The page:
By Dana Milbank
WASHINGTON – Rep. Michele Bachmann is the leader of the Tea Party – literally.
On Wednesday, with the blessing of House GOP leaders, the Minnesota Republican convened the inaugural meeting of her Tea Party Caucus, where two dozen GOP members of Congress sat down with a similar number of Tea Party activists behind closed doors in an Armed Services Committee room. Then it was Bachmann’s job to lead the group across the street to the Capitol for an appearance before TV cameras.
“OK, we can just go down the stairs,” she called out. “You’re doing great, everybody. OK, guys, this way!” She accepted a tube of lipstick from a male aide and applied it as she strode through the hallways of the Rayburn Building. “The press has been following us,” she explained.
She continued her march down the Rayburn driveway (“Sorry about this long trip; I know it’s warm”) and across Independence Avenue (“OK, let’s cross when we can!”) and finally mustered them a few steps from the TV cameras. “Ready to roll?” she asked.
There and then – on the Capitol grounds 104 days before the midterm elections – Tea Party activists and Republican officeholders set aside any pretense about the two groups being separate. They essentially consummated a merger: The activists allowed themselves to be co-opted by a political party, and the Republican leaders allowed themselves to become the faces of the movement.
Naturally, both protested that nothing of the sort was occurring. “I am not the head of the Tea Party,” Bachmann announced as she stood in front of a phalanx of Tea Party leaders. “We are also not here to vouch for the Tea Party.”
With a dozen House Republicans surrounding her, Jenny Beth Martin, national coordinator of the Tea Party Patriots, announced that her group “wanted to make sure the people in Congress don’t become a mouthpiece for the movement.”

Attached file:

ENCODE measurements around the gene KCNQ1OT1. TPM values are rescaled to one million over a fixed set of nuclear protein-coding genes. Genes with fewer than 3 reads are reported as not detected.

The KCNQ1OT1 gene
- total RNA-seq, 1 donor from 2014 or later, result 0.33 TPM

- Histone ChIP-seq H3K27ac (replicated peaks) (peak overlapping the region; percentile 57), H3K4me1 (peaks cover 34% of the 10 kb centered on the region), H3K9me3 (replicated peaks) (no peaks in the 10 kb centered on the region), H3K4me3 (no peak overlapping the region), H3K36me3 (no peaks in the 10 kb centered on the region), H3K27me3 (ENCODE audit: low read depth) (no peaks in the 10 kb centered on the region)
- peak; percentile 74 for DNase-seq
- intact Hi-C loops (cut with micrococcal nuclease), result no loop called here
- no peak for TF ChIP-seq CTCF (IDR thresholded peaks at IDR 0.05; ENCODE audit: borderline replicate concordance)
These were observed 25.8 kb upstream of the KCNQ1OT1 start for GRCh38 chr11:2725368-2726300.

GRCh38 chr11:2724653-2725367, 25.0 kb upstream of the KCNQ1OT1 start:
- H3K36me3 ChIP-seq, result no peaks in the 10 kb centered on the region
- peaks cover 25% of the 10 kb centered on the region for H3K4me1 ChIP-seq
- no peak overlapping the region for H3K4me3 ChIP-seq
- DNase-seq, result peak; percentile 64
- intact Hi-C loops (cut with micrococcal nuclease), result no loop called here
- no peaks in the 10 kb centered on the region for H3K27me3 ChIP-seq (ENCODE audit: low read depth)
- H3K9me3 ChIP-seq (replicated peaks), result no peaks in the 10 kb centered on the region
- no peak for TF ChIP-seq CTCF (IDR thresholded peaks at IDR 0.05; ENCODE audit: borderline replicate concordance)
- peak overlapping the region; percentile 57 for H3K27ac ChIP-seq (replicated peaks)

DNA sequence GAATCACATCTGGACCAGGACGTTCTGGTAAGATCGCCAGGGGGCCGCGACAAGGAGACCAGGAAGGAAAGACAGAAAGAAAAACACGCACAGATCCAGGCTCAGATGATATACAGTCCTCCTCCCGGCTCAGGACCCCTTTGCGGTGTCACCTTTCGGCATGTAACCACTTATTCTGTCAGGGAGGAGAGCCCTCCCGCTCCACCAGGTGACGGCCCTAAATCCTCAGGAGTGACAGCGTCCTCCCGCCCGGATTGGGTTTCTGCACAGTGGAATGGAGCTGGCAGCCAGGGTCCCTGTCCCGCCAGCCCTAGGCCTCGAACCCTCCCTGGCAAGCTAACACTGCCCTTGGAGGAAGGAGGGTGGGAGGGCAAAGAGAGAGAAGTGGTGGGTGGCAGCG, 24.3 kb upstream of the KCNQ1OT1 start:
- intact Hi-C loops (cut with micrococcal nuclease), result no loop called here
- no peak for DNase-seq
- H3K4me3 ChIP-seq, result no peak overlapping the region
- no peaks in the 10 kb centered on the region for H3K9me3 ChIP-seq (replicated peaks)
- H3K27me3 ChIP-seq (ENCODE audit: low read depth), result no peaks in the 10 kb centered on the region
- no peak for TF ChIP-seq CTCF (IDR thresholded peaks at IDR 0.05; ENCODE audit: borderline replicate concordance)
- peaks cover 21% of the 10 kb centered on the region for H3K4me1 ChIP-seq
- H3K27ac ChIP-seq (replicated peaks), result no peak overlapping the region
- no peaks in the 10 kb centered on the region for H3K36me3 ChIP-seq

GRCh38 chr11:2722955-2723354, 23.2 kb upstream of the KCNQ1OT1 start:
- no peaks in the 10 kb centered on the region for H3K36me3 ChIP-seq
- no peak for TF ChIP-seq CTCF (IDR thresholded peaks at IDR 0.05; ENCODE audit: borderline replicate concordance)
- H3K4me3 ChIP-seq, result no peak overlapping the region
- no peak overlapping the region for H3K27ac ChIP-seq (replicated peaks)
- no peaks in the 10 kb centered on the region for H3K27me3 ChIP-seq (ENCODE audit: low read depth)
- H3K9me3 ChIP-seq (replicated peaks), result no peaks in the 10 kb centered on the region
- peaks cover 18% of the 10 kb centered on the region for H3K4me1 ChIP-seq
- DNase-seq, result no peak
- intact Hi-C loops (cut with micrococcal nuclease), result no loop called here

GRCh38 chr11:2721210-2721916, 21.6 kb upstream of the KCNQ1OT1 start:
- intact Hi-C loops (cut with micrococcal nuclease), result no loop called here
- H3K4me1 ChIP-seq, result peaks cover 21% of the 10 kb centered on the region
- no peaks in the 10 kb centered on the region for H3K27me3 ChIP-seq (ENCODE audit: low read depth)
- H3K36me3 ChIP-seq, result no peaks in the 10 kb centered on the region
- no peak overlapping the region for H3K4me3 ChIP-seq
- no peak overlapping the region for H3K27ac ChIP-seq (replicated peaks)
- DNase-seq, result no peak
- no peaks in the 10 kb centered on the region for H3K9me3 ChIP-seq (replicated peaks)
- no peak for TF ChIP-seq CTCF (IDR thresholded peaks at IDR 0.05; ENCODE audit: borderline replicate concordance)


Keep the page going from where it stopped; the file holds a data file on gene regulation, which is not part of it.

Sorry, ladies. When Tea Party leaders join Republican lawmakers for a private strategy session followed by a campaign rally in the shadow of the Capitol, each has essentially endorsed the other.
Embracing the Tea Party brings some peril to the Republican Party, because it could create the perception that GOP leaders are endorsing the more extreme elements of the movement, such as the Nazi imagery and racist words. That may be why House Minority Leader John Boehner has kept his distance. Participants in Wednesday’s rally were sensitive to the problem; after Bachmann’s introduction, a black woman (with a baby), two Latinos and four more women spoke before the first white male was heard from.
“We are not racists,” said Danielle Hollars, an African-American mother of five.
Rep. Dan Burton of Indiana said the presence of people from various “ethnic groups” should dispel “rumors about racism.” But the very next speaker, Rep. Louie Gohmert of Texas, revived the issue by disparaging Democratic Rep. John Lewis of Georgia and another black lawmaker, who were met with racial taunts as they walked to the Capitol during the health-care debate.
The race problem returned when Fox News’ Carl Cameron asked about the “dissent and criticism” within the Tea Party movement. Mark Meckler, a leader of the Tea Party Patriots, used that as an opening to denounce Mark Williams of the Tea Party Express for writing a “racist, offensive and vile” essay mocking the NAACP. Meckler attributed such “vile racism” to a “fringe” movement.
But where does that fringe end?
At the rally, Republican lawmakers listened as Puig accused the Democrats of “21st-century Marxism” and said that “what I see going on is exactly what has taken place throughout Latin America under dictators such as … Hugo Chavez in Venezuela.” They listened as Tito Munoz railed against the “socialist polices” of the Democrats. They listened as Keli Carender spoke of people “anonymously smearing” her and complained that “we’re not supposed to fly places, but the presidential dog gets his own jet to fly somewhere.”
They are the House Republicans, and they approved this message.
Dana Milbank writes for the Washington Post Writers Group. His e-mail address is email@example.com.